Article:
As managers, many face the challenge of handling the power that comes with our position. All positions of management have some notion of power attached, whether the person filling the role deserves it or not. The fact that they were selected to be the manager gives them that power.
[shareable cite=”Doug Thorpe”]Use wisely the power of your position.[/shareable]
What happens when power is abused? Power in the wrong hands can be disastrous or sometimes, just comical.
One of the best explanations I know states simply:
Management is about the process. Leadership is about people. ~Doug Thorpe
Being a good manager means business goals (or personal goals) are getting met. The process is working close to or at its peak potential. You, as a manager, can influence the priorities, push the right buttons, and get things done. Some managers make good, solid careers operating at this level. However, there may not be any meaningful impact in the lives of the employees subjected to a ‘pure manager’ approach.
Managers can certainly be decent handlers of their people; fair, honest, respectful, and so forth. But frankly, some managers are not good with people. While results are being posted, the people on the team are slowly feeling disconnected and uninspired.
Leadership takes the influence with people to a whole higher level. Leadership definitely gets the work done and meets or exceeds goals. While that is happening, people are feeling inspired. Team morale is building. Loyalty is growing.
Understanding how to be both an efficient manager and an effective leader takes some work.
In his book “The Heart of Leadership”, Mark Miller tells a story of a young business man named Blake. Blake is struggling at work with his duties as a team leader. He seeks some counsel from a close family friend. I won’t tell all of the story, but the core value comes down to this simple acrostic.
The initials stand for:
Hunger for wisdom – keep learning new and different things to improve yourself
Expect the best – set a high standard and maintain your expectations for it
Accept responsibility – stop the blame game, take your ownership seriously
Respond with courage – be bold with your decisions
Think others first – be willing to be more of a servant rather than a boss
True leadership does in fact have heart. I like the simple way this can be explained. (By the way, Mark’s book is a great read for anyone struggling in this area).
As with Blake in this story, you might need to seek multiple mentors to guide you in each of these areas. Find role models who fully understand these principles. Soak in their experiences. Begin the journey to apply the teachings to your efforts both in the office and at home.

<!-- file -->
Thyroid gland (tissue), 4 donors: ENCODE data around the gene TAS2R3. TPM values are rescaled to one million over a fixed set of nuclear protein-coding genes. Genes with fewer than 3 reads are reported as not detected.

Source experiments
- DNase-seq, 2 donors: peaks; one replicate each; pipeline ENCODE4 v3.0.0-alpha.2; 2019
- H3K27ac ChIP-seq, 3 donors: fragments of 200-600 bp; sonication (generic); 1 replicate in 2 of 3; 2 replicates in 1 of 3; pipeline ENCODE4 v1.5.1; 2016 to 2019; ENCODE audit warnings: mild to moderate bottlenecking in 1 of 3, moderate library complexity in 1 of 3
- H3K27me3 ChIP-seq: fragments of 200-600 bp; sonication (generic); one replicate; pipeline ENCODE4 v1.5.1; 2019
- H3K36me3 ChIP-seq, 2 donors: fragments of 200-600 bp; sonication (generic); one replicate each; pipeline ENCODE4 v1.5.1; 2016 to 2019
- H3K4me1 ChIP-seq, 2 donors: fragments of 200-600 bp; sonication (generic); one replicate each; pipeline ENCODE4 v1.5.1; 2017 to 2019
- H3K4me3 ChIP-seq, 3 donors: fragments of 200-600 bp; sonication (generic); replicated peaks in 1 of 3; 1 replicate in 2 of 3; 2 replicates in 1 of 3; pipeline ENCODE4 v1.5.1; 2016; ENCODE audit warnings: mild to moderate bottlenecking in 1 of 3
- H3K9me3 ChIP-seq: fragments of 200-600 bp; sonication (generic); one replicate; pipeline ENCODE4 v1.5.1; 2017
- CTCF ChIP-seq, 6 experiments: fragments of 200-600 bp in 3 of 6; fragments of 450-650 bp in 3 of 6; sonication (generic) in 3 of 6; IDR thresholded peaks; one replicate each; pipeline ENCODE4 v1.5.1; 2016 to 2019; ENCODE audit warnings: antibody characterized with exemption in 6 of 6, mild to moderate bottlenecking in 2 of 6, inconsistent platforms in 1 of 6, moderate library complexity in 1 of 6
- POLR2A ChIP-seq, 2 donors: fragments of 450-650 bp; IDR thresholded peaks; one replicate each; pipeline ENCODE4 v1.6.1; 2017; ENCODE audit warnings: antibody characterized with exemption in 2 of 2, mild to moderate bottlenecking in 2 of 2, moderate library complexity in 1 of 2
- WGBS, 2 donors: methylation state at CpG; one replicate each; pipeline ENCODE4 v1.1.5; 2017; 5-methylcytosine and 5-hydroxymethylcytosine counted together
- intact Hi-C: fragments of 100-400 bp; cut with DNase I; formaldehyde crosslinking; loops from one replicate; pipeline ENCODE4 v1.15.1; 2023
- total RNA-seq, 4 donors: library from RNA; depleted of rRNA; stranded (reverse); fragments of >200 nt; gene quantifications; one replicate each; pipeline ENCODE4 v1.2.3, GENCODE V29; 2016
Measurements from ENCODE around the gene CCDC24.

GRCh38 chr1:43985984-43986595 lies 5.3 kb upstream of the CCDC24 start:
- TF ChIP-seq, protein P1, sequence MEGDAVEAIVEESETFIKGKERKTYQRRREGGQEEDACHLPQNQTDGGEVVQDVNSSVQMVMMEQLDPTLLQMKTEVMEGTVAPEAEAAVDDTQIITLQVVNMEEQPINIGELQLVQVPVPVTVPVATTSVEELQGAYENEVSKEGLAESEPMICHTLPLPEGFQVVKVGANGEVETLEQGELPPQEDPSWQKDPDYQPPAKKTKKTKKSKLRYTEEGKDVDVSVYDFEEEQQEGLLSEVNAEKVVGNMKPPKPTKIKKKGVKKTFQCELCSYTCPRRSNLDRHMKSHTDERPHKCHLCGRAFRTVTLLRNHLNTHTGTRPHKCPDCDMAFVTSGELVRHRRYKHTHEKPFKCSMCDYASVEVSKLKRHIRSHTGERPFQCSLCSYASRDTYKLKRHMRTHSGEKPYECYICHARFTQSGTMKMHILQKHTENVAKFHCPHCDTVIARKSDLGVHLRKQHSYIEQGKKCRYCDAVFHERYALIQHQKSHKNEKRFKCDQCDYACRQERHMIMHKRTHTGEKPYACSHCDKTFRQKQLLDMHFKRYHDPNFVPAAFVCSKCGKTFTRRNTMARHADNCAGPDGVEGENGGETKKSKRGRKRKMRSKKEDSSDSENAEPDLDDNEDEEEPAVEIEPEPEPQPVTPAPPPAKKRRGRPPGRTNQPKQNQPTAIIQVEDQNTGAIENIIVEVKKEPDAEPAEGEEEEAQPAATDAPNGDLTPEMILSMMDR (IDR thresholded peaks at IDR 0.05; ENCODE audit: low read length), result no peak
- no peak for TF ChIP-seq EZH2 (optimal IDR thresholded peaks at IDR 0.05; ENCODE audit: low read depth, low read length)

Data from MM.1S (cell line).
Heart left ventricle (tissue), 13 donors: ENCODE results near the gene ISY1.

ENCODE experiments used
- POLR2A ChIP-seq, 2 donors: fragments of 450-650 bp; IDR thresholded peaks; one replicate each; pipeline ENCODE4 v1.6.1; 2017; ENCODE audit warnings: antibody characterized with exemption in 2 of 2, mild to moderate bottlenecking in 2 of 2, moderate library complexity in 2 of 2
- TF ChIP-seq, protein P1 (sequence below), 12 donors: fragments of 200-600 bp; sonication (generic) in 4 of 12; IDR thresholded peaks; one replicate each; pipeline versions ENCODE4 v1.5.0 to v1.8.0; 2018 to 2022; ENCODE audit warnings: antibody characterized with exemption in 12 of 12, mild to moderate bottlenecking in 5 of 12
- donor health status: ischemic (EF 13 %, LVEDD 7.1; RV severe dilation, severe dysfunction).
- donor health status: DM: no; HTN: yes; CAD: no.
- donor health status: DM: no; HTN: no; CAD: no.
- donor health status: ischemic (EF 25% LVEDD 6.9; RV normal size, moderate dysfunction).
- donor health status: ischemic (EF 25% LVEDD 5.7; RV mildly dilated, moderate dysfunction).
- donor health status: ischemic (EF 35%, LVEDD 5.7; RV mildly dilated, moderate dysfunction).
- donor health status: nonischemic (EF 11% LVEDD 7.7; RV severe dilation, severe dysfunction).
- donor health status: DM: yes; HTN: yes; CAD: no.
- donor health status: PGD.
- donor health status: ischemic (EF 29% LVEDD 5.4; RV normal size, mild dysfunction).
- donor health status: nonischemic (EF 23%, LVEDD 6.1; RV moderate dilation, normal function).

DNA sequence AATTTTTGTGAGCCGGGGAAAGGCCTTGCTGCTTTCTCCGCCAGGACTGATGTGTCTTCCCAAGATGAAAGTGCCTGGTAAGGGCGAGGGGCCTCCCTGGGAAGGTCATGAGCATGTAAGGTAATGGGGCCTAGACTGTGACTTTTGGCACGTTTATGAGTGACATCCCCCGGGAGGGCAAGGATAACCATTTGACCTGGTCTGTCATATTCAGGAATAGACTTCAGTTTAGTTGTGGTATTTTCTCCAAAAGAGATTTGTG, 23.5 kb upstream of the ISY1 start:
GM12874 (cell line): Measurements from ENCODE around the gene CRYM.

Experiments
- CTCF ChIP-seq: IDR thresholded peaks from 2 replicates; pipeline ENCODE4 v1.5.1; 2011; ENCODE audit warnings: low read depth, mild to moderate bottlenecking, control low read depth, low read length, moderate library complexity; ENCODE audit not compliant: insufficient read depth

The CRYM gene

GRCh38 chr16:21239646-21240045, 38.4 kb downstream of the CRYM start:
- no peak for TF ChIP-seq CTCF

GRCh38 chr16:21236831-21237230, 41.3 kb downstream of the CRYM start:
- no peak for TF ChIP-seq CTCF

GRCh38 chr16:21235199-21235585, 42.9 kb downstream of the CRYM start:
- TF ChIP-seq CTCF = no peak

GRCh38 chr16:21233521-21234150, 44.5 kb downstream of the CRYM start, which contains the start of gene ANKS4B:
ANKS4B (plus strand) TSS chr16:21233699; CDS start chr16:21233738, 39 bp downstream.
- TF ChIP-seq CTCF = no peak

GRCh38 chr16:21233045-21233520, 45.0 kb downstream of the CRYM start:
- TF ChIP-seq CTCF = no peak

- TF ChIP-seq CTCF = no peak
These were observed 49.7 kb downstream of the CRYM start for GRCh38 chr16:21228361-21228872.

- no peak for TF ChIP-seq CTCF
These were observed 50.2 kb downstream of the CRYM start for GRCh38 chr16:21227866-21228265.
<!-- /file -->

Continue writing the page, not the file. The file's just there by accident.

I promise you will be amazed by the shift in those who report to you, for whom you have influence and impact. When all things are said and done, leadership to inspire and guide people will far outperform pure management. Having a heart for leadership wins the day!
This is one of the wisest teachings I have heard in a long time. Anyone who has been appointed as a new manager should be thinking about this vital aspect of the new role they are playing at work.
Step #2 in Stephen Covey’s “7 Habits” is ‘begin with the end in mind’. I was thinking about this the other day and it occurred to me that many things do not end well.
There are the obvious examples like divorces, car crashes, job loss, health issues, and financial change (downward). Then there are the things like our favorite TV shows that came to an end. Shows like Lost, Friends, Fraser, and Boston Legal all had pretty good endings. But some very successful and well admired shows had really bad endings; think fade to black on The Sopranos. How often have you seen a movie or read a book and said “gee, I didn’t like the way it ended”?
First time managers face a big challenge knowing how to channel the complaints they feel about the workplace. In a clip from the epic WWII movie, “Saving Private Ryan”, Tom Hanks as Captain Miller answers a question from one of his men about what to do with complaints.
I could not express this topic any better than the advice given in this clip.
[shareable cite=”Tom Hanks as CPT Miller”]Complaints go UP, always up.[/shareable]
[reminder]What do you do with complaints?[/reminder]
Placing yourself on the firing line as a manager is not for the faint of heart. Because of the responsibilities you will shoulder, there will always be someone, somewhere who finds your handling of one of their matters unacceptable.
Recently, in my effort to fine tune the content and offerings I want to publish here, I was doing some survey work inside my contact database. Most responses were very helpful, insightful, thoughtful, etc. These were building good community energy.
Then I opened up one particular survey response.
Ouch! This person, who refused to admit who he/she was, jumped me pretty hard about my “lack of management skill”. Basically, they called me a hypocrite for thinking I could teach and coach new managers because their personal opinion of me was so ‘poor’.
“If you haven’t found it yet, keep looking. Don’t settle. As with all matters of the heart, you’ll know when you find it. And, like any great relationship, it just gets better and better as the years roll on.” – Steve Jobs
Keyword : Settling
One day I was talking to a client who was in job search mode. I asked about his prior career path, asking how it had measured up to his original dreams and hopes. His response stunned me.
“What path? There is no match.” he said. “Life got in the way. I was going to be an architect. School was completed and I was ready to launch. But my girl friend was pregnant and we decided to get married. I needed work immediately. I got a job at Sears. Thirty years later, I am still in retail.” (Some details changed to protect anonymity).